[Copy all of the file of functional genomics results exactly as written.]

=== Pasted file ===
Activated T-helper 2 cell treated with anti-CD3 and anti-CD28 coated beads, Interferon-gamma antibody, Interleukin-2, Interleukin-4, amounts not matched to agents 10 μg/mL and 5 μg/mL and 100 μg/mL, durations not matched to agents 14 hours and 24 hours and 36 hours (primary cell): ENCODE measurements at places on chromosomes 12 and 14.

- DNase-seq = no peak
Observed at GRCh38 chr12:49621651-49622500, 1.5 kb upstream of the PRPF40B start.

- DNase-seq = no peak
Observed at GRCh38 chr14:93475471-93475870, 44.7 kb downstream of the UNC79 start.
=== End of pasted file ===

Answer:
Activated T-helper 2 cell treated with anti-CD3 and anti-CD28 coated beads, Interferon-gamma antibody, Interleukin-2, Interleukin-4, amounts not matched to agents 10 μg/mL and 5 μg/mL and 100 μg/mL, durations not matched to agents 14 hours and 24 hours and 36 hours (primary cell): ENCODE measurements at places on chromosomes 12 and 14.

- DNase-seq = no peak
Observed at GRCh38 chr12:49621651-49622500, 1.5 kb upstream of the PRPF40B start.

- DNase-seq = no peak
Observed at GRCh38 chr14:93475471-93475870, 44.7 kb downstream of the UNC79 start.